The Fair Debt Collection Practices Act does not protect lawyers for debts they incur in their practice, a New Jersey appeals court has ruled in a case of first impression in the state.

The precedential decision, in DepoLink Court Reporting v. Rochman, A-4117-11, means a Cherry Hill solo can’t use the federal act as a remedy in a dispute over a court reporting company’s attempt to collect its charges.

DepoLink Court Reporting & Litigation Support Services, of Harrison, had been hired to record the deposition testimony of two witnesses in a personal injury case on July 15, 2010.

David Rochman and the lawyers for the four defendants all signed the standard DepoLink order form, which required payment in 30 days, imposed a 1.5 percent per month late fee and reserved the right to request C.O.D. payment for out-of-state law firms for which it had no payment history.

Rochman was not out of state but he was a new customer. On July 22, he received an invoice charging $3,556.65 for the transcript.

When the transcript itself arrived five days later, on July 27, Rochman refused to pay for it, claiming the order form with the payment terms was presented at the end of the deposition without any negotiation of the terms.

Rochman’s version of the events is that he did not hire DepoLink. In an interview, he said that during the deposition, he realized his personal injury case, which was later dismissed, was “going south.” So when DepoLink insisted on C.O.D. terms, he said “keep your transcript” and sent it back when he got it.

DepoLink hired Johnson Morgan & White, a collection agency based in Boca Raton, Fla., to pursue payment.

Rochman continued his refusal to pay the invoice or a reduced amount for the court reporter’s time, taking the position that DepoLink’s rate and charges were usurious and beyond what is customary and reasonable and that he never agreed to them.

In October 2011, DepoLink sued him in Camden County’s Special Civil Part.

Rochman counterclaimed and also filed a third-party complaint against  Johnson Morgan, claiming it violated the FDCPA by pretending to be a law office, and threatening him with an ethics complaint and a criminal charge if he failed to pay. He also sued the agency under the state Consumer Fraud Act and for common-law fraud.

On March 26, 2012, Superior Court Judge Lee Laskin, who is retired and on recall, granted summary judgment dismissing Rochman’s counterclaim and third-party claims — calling them “the ultimate frivolous litigation pleadings” — and required Rochman to pay legal fees. 

Laskin held that DepoLink was entitled to full payment for the transcript plus interest at the 1.5 percent monthly rate for a total judgment of $4,570.30.

While Rochman’s appeal was pending, he settled with DepoLink, leaving only the fate of the third-party claims to be decided.

The Appellate Division affirmed in an April 26 opinion written by temporarily assigned Bergen County Judge Harry Carroll. He was joined by Judges Jack Sabatino and Douglas Fasciale.

Carroll focused on the FDCPA’s definition of the debts to which it applies: obligations of “a consumer to pay money arising out of a transaction in which the money, property, insurance, or services which are the subject of the transaction are primarily for personal, family, or household purposes.”

Rochman argued that even though the debt was incurred for his law firm, a business, it still qualified as a personal debt and he was a consumer because the firm was a sole proprietorship. One decision supported his view: Sluys v. Hand, 831 F. Supp. 321(S.D.N.Y. 1993).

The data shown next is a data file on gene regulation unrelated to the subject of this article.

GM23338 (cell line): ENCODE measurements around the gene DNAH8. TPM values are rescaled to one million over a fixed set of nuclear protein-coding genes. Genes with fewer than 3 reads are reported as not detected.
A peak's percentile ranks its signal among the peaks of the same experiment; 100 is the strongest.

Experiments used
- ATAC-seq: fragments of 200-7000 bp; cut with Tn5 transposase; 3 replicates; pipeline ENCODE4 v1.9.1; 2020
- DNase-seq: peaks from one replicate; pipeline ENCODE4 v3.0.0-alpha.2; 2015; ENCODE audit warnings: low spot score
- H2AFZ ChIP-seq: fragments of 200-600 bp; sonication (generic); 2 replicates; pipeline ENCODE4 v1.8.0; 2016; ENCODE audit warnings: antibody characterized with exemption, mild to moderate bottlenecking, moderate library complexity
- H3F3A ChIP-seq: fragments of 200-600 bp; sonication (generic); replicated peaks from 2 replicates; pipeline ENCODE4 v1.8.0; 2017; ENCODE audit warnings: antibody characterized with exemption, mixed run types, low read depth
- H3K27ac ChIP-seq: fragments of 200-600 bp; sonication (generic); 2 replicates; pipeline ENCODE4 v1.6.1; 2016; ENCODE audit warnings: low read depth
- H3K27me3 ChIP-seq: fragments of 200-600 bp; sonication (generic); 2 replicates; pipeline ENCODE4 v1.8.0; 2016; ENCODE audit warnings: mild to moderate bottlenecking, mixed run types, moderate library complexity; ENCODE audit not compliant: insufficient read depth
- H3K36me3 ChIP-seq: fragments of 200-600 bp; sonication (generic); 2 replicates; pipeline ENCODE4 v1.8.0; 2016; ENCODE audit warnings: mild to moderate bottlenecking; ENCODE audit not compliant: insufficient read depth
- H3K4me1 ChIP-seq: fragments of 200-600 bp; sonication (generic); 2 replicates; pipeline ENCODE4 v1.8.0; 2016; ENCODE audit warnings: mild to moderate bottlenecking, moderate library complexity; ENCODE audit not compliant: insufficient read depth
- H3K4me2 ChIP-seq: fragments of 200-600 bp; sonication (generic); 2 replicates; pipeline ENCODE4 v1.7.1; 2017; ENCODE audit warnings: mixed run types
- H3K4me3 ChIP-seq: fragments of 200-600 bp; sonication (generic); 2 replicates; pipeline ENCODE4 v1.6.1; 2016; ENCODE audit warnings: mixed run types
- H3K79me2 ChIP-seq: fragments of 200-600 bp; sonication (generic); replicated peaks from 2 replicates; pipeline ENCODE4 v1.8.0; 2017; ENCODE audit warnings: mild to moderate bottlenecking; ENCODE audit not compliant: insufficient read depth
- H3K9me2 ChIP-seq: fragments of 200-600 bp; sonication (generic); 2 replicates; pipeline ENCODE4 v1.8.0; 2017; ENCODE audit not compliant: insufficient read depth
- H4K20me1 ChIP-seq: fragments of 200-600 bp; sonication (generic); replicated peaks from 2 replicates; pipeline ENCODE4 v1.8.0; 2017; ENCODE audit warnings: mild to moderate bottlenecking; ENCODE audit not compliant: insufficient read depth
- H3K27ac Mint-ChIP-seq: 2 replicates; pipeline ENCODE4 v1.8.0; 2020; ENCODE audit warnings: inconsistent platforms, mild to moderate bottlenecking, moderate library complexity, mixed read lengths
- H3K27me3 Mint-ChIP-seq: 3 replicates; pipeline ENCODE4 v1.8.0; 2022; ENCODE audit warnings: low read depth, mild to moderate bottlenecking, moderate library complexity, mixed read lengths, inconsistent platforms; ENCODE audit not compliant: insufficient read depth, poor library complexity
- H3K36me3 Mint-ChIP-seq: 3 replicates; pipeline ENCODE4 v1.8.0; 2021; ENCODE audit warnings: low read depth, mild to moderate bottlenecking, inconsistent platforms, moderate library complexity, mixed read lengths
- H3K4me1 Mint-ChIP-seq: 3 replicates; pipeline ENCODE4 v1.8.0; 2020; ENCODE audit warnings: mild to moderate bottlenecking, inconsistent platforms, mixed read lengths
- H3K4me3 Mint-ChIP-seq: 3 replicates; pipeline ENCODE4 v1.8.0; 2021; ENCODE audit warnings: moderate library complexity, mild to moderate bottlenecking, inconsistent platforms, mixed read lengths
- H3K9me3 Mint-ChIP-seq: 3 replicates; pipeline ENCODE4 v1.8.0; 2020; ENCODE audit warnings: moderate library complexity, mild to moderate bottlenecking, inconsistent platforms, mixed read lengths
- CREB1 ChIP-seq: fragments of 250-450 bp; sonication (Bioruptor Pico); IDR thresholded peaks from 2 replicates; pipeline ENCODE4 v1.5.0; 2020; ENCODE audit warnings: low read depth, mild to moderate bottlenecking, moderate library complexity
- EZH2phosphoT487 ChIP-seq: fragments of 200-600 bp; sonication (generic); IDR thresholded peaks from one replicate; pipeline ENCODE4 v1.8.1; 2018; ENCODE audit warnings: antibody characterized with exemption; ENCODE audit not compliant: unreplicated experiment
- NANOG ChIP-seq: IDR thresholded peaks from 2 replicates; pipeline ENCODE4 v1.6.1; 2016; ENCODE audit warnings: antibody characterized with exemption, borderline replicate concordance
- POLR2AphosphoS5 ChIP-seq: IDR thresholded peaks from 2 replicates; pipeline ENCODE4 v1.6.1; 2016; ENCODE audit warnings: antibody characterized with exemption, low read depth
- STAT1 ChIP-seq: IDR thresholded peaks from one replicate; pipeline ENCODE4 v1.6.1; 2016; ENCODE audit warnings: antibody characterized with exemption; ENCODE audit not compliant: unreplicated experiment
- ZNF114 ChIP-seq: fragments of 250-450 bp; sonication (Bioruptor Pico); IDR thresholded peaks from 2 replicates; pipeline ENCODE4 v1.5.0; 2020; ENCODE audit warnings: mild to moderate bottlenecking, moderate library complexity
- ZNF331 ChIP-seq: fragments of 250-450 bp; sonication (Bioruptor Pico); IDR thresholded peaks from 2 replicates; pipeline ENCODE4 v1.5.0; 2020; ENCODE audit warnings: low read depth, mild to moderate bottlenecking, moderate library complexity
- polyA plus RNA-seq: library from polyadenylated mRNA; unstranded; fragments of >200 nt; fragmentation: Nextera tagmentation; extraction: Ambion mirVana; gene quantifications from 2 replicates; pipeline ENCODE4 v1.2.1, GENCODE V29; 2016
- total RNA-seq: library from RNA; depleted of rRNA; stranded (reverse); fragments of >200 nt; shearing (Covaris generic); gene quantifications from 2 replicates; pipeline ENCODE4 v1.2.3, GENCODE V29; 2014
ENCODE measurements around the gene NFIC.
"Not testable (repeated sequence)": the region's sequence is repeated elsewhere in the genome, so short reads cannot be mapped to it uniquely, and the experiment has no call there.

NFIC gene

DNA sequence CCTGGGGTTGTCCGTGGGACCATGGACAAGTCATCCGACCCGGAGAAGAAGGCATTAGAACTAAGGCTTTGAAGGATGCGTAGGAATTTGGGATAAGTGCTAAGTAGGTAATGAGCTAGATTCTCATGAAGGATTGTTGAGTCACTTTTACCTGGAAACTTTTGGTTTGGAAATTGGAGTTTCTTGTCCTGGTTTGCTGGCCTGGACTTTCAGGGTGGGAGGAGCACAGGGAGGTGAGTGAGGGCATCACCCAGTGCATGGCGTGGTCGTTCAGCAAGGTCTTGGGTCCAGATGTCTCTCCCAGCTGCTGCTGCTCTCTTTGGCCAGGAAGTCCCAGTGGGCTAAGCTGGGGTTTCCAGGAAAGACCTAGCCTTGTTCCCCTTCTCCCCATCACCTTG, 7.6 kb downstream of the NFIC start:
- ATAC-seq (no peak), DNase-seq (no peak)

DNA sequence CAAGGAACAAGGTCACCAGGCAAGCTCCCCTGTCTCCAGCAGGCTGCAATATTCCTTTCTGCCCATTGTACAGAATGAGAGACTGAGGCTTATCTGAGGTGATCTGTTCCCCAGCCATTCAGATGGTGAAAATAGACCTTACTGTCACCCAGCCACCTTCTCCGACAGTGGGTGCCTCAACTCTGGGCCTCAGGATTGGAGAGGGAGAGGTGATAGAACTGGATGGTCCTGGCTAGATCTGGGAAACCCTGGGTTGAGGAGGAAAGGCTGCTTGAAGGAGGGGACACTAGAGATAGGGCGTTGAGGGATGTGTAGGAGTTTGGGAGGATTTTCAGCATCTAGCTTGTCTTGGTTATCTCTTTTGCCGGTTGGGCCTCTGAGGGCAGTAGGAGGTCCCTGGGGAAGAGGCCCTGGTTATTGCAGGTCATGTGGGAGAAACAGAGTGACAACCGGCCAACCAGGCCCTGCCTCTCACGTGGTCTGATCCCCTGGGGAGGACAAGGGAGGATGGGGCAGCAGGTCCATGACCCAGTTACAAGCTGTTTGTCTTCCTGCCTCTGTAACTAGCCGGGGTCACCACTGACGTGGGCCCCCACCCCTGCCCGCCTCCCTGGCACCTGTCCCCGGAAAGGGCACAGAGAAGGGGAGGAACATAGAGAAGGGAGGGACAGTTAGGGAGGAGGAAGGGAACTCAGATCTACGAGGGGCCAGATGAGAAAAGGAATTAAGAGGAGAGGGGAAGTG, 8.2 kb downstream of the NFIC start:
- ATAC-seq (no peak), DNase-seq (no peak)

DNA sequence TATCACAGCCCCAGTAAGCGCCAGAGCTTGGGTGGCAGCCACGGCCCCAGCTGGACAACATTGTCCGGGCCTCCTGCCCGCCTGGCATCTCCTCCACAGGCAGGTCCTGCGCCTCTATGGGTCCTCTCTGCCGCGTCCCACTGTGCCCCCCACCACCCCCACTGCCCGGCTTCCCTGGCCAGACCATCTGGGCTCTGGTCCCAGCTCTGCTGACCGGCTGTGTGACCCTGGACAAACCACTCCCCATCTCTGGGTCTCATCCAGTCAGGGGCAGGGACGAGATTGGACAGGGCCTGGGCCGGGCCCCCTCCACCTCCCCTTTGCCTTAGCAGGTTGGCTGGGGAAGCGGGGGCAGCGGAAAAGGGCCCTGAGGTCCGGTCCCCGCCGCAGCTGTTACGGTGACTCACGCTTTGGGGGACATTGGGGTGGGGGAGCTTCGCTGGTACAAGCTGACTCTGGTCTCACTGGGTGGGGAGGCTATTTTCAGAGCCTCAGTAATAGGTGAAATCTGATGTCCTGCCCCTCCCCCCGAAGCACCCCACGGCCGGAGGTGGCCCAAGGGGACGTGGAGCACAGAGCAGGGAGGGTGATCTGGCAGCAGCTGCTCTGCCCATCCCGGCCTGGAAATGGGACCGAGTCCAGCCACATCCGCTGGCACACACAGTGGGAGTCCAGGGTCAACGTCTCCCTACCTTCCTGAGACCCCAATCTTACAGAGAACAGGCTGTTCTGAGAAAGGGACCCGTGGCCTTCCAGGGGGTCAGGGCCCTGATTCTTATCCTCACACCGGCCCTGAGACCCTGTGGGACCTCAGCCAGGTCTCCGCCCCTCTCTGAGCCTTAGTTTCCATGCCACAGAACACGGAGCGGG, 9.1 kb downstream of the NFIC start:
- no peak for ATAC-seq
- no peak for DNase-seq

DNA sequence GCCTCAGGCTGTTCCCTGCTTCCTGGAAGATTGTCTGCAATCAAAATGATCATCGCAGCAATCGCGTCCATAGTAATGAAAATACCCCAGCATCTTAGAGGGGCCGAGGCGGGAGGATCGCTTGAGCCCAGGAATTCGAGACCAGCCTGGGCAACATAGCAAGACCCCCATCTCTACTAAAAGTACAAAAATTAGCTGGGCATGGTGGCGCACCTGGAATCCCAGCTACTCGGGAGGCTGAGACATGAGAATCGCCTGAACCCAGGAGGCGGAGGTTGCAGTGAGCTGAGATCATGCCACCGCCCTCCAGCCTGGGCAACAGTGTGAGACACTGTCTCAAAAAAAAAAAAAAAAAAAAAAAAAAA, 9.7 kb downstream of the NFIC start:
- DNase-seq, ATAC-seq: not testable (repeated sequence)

But “other courts have explicitly held that sole proprietors do not constitute ‘consumers’ for purposes of the Act simply by virtue of that status,” and  courts and commentators have criticized Sluys for departing from the FDCPA definition of consumer debt, Carroll said.

Rochman failed to raise a genuine issue of disputed fact on whether the transcript cost was a consumer debt, Carroll said, adding that the decision was not “intended to condone the collection agency’s actions if these allegations are true.”

The panel rejected the Consumer Fraud Act claim on the ground that Rochman had not identified any CFA regulation that was violated. He predicated that claim on an alleged violation of the FDCPA, but the judges said it had to be based on a CFA regulation.

The panel added that the CFA prohibits deceptive or unconscionable practices in the sale or advertising of merchandise and thus could not apply to collection of a debt. Even if the CFA did apply, Rochman did not show the “ascertainable loss” required for liability because he never paid the collection agency, Carroll noted.

The common-law fraud claim failed too, because Rochman did not rely on the collection agency’s statements.

Stephen Barrett of Cherry Hill’s Mattleman, Weinroth & Miller, who represents Johnson Morgan, says Rochman’s contentions were “far-fetched” and the court ruled correctly and as expected.

DepoLink attorney Jonathan Goodgold of East Hanover says, “the CFA and FDCPA are clear and they should not cover this type of situation.”

In Rochman’s view, the FDCPA applies because he is not an LLC or a PC and was sued individually.

And he says the CFA applies because Johnson Morgan stood in the shoes of DepoLink.

He says he settled with DepoLink for around $800, roughly the hourly cost, rather than the page rate.

He now plans to ask Laskin to reconsider his order to pay frivolous litigation fees to Johnson Morgan. He says the appeals court, by not mentioning the fees, did not uphold them.